Thinking Ahead For The Hidden Home Expenses of Homeowning
By Nikita Wolff
Maybe your landlord just raised your rent for the 3rd time, and you’re starting to ask yourself: “Is renting really worth it anymore? I’m just throwing away this money after all”.
Many of us were raised with the belief that the financially successful purchase and own homes, while those who don’t are doomed to never get ahead. It may be why so many of our participants are pleasantly surprised to learn that a middle-ground on the rent/buy debate actually exists – and for good reason.
Hidden Home Expenses
Owning a home comes with a lot of hidden expenses, especially if you’re the type of person who wants to see the occasional home improvement project. Theoretically, if that additional money was invested rather than spent on home improvements, the renter could actually come out ahead of the person who owns a home.
As someone who bought a
lemon “fixer-upper”, thinking it would save me money, I have definitely had moments wondering if we made a mistake. Like last summer, when our roof and A/C both needed to be replaced within 4 months of each other. Ouch. This isn’t to say that non-fixer-upper homes never need bigger repairs. They eventually do. But it’s really important to know what you’re getting into and to use an inspector who has your best interest in mind (and not the seller’s). Big expenses are much easier when you can plan for them years in advance.
Pricing Big Home Expenses
Something we’ve learned while pricing out quotes from various companies & projects is that many companies offer financing, but will increase the price tag on the financed amount. Meaning, the quote you got for $10,000 cash might be $13,000 if you use a 3rd Party to finance it. Double whammy. I wish I could say this news surprised me, but it really didn’t. This is just one example of why it’s important to plan for the future (for stuff you know is coming) and have sufficient Emergency Savings (for stuff you don’t see coming).
Don’t Get Pressured Into Buying
When we entered into our ✨home buying era✨, our realtor was trying to convince us that we should do so from a financial perspective. Our studio rent was $550/month (this was 2018). We thankfully knew this wasn’t a logical reason to enter into the purchase of a home, but there were other motivators for us. Most notably, privacy, flexibility for how we customized our space, and the availability of a first-time home buyer’s program. We knew we were making somewhat of an emotional decision, but we also knew we could afford to.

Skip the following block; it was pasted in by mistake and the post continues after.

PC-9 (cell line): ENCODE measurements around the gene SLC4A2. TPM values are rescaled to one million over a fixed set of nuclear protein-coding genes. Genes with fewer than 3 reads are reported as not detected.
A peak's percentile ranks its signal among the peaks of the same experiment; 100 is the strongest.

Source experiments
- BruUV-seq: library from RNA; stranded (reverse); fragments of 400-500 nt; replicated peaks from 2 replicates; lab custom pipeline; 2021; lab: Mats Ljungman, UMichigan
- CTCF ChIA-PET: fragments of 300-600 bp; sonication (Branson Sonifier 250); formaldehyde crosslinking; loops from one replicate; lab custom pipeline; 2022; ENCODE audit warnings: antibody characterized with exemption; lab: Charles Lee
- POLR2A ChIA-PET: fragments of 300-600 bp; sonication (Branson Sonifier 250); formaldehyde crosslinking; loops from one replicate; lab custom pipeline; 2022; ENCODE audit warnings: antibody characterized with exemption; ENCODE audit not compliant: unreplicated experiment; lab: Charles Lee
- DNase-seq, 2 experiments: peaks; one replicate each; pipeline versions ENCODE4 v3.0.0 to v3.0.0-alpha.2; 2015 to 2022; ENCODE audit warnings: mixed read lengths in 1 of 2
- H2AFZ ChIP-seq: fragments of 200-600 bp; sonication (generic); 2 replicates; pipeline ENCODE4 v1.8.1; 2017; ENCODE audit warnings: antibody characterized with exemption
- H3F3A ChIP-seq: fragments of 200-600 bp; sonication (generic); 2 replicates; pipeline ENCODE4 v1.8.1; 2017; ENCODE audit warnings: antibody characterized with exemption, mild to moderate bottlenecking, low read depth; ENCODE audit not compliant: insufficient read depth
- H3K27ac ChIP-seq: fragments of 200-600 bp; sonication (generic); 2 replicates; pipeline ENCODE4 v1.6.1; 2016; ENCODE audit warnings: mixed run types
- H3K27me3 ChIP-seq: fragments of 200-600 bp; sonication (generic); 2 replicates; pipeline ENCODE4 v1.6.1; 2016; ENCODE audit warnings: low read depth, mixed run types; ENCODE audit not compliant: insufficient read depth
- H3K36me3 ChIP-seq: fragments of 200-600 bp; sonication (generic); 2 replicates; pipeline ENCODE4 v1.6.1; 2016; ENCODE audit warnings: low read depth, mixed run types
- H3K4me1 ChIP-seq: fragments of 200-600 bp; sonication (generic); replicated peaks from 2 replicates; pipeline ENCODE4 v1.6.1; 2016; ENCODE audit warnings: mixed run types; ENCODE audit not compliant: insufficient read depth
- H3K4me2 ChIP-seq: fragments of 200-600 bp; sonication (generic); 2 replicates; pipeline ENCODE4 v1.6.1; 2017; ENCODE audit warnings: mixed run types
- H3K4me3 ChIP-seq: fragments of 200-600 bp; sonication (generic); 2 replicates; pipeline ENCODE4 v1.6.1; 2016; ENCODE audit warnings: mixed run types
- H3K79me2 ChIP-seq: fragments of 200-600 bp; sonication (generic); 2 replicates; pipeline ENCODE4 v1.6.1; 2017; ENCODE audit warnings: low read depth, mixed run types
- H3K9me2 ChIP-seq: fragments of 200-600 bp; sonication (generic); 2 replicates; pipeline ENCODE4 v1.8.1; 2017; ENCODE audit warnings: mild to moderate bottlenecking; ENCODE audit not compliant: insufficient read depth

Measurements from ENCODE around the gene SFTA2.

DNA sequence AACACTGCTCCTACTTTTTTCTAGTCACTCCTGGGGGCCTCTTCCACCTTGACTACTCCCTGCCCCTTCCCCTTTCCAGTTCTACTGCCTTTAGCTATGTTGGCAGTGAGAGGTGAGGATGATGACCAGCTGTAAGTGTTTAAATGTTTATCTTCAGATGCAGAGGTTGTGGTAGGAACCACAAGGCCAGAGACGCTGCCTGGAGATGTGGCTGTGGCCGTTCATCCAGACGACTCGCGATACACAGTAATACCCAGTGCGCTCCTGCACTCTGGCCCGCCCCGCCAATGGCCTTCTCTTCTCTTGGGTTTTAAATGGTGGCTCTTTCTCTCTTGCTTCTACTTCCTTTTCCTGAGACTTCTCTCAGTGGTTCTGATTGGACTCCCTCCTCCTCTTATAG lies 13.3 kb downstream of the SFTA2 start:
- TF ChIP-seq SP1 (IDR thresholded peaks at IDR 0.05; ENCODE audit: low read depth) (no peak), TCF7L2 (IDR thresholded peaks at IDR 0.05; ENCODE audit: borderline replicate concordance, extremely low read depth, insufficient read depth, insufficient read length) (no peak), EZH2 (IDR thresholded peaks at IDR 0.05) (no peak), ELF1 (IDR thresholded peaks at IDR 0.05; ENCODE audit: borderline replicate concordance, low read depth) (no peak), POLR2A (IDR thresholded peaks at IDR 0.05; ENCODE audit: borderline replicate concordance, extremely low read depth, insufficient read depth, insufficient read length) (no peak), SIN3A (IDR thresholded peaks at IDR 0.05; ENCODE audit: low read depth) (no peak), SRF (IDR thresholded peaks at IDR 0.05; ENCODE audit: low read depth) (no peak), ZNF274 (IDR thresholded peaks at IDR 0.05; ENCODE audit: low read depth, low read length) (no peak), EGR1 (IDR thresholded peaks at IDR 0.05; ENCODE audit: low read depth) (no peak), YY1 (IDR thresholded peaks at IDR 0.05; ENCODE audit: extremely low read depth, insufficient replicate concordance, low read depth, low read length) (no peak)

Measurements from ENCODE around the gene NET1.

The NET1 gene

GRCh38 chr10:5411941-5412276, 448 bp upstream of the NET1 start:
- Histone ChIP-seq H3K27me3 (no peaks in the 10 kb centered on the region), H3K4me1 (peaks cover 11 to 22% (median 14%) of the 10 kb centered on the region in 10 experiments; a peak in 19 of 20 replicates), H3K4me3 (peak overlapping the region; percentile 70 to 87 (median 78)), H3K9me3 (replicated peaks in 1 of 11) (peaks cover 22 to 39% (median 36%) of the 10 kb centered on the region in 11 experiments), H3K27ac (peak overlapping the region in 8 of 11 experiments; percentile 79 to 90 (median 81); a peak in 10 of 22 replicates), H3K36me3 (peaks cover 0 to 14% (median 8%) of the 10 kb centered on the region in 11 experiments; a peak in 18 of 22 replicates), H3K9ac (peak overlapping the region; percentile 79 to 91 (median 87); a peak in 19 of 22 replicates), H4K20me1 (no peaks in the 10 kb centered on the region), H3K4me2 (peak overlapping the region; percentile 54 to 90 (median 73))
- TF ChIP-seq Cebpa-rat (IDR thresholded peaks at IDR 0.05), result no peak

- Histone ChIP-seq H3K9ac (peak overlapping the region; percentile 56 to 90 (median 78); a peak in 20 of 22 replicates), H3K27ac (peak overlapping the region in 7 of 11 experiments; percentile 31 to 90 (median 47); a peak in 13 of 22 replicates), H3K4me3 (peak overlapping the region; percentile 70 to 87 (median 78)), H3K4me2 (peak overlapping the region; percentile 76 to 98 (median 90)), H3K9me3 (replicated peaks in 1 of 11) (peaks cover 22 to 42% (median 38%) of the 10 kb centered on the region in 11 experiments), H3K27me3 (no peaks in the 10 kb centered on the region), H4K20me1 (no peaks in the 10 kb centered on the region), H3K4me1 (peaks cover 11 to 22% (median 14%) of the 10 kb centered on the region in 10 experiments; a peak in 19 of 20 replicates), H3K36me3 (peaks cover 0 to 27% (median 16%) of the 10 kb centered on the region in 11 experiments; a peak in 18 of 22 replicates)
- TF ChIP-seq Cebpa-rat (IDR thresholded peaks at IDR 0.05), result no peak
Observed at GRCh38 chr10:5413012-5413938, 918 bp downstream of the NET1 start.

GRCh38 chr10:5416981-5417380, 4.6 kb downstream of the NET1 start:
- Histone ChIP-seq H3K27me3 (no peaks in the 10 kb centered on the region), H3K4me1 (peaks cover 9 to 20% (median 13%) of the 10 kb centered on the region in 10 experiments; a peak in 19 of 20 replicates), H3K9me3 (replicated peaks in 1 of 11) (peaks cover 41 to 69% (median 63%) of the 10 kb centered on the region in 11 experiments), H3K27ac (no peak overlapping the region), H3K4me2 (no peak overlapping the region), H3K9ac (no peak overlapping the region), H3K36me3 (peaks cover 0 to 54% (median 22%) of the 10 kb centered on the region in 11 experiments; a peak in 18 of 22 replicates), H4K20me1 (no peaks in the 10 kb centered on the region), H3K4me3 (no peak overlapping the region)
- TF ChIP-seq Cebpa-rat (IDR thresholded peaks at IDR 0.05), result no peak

Since we were working off of a budget already, we were aware of what our limitations were, and it made it easy to turn down our pre-approval offering for a mortgage that would have put our housing ratio around 30%. Unfortunately, it’s important to be guarded & to ask a lot of questions. If someone is steering you in a direction, make sure you consider if they have something to gain from following their advice (i.e. commissions). I wish this weren’t the case, but no one cares about your financial well-being as much as you do.
Factor ALL The Expenses When Considering Buying
If you are already finding it hard to get by with fixed-cost rent, and a Mortgage (including PITI payments) is not cheaper, it’s wise to look closely at your numbers and make sure that the variable expense of homeownership wouldn’t potentially derail your finances. Additionally, if you are the type of person who loves trends, redesigning your space, and upgrading things, just be sure you’re spending within your means.
Some of the bigger expenses to look out for include:
- Roofing (*$16,300)
- A/C (*$9,800 mini-split replacement)
- Gas (*$1,800 for full gas line replacement)
- Solar (*$14,600 financed)
- Walls/Fence Installation (*$9,440 for 166’ corrugated metal)
*I feel like I had no understanding of what things would actually cost as a homeowner, which is why I included the cost I personally incurred for the big projects I’ve had to take on. Keep in mind, I shopped around and got creative to cut costs on equipment & labor (i.e. paying in cash & using connections through family/friends).
A home warranty could also protect you, especially in those early years of home ownership when you’re still learning exactly what you’ve gotten yourself into. 😉